Striking research showing the immense complexity of ordinary thought and revealing the identities of the gatekeepers in our minds.

Pub Date: Nov. 1, 2011

ISBN: 978-0-374-27563-1

Page Count: 512

Publisher: Farrar, Straus and Giroux

Review Posted Online: Sept. 4, 2011

Kirkus Reviews Issue: Sept. 15, 2011

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Essential reading for citizens of the here and now. Other economists should marvel at how that plain language can be put to...

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CAPITAL IN THE TWENTY-FIRST CENTURY

A French academic serves up a long, rigorous critique, dense with historical data, of American-style predatory capitalism—and offers remedies that Karl Marx might applaud.

Economist Piketty considers capital, in the monetary sense, from the vantage of what he considers the capital of the world, namely Paris; at times, his discussions of how capital works, and especially public capital, befit Locke-ian France and not Hobbesian America, a source of some controversy in the wide discussion surrounding his book. At heart, though, his argument turns on well-founded economic principles, notably r > g, meaning that the “rate of return on capital significantly exceeds the growth rate of the economy,” in Piketty’s gloss. It logically follows that when such conditions prevail, then wealth will accumulate in a few hands faster than it can be broadly distributed. By the author’s reckoning, the United States is one of the leading nations in the “high inequality” camp, though it was not always so. In the colonial era, Piketty likens the inequality quotient in New England to be about that of Scandinavia today, with few abject poor and few mega-rich. The difference is that the rich now—who are mostly the “supermanagers” of business rather than the “superstars” of sports and entertainment—have surrounded themselves with political shields that keep them safe from the specter of paying more in taxes and adding to the fund of public wealth. The author’s data is unassailable. His policy recommendations are considerably more controversial, including his call for a global tax on wealth. From start to finish, the discussion is written in plainspoken prose that, though punctuated by formulas, also draws on a wide range of cultural references.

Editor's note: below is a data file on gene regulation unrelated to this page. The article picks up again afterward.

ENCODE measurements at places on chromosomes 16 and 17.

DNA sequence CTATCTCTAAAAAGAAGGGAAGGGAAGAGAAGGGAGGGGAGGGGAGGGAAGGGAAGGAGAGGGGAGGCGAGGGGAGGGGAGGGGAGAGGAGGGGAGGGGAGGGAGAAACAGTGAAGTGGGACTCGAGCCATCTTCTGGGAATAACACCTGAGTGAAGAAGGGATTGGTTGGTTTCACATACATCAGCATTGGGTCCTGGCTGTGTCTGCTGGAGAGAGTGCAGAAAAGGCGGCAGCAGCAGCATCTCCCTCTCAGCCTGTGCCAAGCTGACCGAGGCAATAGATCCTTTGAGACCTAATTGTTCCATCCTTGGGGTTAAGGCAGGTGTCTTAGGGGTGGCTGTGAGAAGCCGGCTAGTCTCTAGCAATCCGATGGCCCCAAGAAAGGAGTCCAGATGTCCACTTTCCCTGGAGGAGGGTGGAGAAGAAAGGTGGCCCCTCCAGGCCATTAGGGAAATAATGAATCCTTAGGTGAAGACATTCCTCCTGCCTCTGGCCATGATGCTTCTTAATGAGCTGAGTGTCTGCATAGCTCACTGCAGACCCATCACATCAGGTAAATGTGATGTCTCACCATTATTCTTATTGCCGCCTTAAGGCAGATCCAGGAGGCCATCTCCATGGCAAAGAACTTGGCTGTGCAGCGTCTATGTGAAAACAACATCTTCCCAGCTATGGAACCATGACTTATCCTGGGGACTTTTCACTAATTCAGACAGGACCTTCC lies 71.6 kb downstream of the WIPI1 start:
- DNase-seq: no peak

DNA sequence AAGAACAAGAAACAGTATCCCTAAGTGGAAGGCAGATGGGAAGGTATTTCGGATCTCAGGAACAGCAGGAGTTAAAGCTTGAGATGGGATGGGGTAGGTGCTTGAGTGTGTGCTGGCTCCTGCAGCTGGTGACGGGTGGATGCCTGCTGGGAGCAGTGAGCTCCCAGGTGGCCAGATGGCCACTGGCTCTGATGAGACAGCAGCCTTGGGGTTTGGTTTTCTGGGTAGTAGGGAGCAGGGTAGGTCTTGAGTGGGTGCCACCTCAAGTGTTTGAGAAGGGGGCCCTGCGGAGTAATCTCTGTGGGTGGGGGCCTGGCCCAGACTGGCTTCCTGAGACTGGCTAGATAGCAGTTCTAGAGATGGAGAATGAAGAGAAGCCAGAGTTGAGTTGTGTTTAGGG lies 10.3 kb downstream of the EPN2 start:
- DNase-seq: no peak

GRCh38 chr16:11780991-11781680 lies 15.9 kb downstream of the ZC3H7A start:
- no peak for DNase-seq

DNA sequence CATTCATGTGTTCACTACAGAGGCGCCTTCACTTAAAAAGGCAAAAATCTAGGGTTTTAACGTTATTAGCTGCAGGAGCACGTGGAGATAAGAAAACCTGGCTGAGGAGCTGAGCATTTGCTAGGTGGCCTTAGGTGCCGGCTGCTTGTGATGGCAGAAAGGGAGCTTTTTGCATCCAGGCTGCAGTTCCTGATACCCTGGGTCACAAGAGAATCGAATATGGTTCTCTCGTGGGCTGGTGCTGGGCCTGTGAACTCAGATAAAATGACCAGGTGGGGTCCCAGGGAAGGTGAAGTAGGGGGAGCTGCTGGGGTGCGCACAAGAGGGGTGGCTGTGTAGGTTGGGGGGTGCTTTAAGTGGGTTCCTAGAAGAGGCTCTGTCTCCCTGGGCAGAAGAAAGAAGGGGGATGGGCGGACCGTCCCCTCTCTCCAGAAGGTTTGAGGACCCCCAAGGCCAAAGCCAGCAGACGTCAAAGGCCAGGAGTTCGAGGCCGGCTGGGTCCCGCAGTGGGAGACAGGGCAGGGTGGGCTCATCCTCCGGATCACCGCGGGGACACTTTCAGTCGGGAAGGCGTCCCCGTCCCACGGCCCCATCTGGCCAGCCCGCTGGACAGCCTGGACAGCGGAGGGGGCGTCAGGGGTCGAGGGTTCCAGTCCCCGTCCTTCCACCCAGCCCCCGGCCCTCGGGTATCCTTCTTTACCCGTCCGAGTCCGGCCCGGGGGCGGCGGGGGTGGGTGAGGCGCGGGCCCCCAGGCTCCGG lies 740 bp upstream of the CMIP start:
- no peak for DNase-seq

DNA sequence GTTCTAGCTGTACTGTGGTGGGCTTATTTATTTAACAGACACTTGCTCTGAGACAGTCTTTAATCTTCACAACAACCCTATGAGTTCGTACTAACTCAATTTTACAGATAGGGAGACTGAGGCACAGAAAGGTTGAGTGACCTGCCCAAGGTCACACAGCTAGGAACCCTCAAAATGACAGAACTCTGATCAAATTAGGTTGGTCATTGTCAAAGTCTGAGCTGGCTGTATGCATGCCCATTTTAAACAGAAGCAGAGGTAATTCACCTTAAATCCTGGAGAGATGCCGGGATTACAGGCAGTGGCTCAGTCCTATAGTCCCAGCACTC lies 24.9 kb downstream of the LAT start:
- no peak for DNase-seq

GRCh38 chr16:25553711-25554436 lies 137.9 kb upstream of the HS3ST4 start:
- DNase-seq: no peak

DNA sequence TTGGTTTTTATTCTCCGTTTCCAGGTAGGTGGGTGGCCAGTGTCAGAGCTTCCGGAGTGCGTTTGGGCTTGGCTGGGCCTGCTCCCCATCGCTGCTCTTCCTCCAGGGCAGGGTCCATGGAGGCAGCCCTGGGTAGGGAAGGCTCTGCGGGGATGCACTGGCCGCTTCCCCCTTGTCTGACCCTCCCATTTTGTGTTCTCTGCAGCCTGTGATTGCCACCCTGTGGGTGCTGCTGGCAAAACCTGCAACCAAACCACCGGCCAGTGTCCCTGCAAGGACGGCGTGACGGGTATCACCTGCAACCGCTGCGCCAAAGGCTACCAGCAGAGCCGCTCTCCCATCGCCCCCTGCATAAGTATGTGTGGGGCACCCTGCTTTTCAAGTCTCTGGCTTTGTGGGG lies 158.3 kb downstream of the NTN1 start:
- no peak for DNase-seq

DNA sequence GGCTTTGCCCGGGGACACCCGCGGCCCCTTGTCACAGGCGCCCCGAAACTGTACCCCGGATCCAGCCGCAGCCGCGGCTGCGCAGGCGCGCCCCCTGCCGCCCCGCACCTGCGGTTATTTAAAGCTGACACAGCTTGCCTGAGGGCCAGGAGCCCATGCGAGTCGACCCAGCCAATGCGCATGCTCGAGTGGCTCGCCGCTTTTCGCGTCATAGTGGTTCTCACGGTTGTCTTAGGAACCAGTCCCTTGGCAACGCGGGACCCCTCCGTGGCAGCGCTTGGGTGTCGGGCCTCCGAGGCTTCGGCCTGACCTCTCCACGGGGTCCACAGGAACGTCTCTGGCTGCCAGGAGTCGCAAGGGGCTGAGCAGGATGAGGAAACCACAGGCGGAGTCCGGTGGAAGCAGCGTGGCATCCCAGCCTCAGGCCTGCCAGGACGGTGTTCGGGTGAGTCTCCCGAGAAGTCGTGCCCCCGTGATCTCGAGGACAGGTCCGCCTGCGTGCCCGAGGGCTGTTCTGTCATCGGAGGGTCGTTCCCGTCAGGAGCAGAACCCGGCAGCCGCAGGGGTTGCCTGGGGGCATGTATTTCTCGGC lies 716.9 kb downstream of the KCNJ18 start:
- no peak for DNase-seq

Essential reading for citizens of the here and now. Other economists should marvel at how that plain language can be put to work explaining the most complex of ideas, foremost among them the fact that economic inequality is at an all-time high—and is only bound to grow worse.

Pub Date: March 10, 2014

ISBN: 978-0-674-43000-6

Page Count: 640

Publisher: Belknap/Harvard Univ.

Review Posted Online: April 30, 2014

Kirkus Reviews Issue: May 15, 2014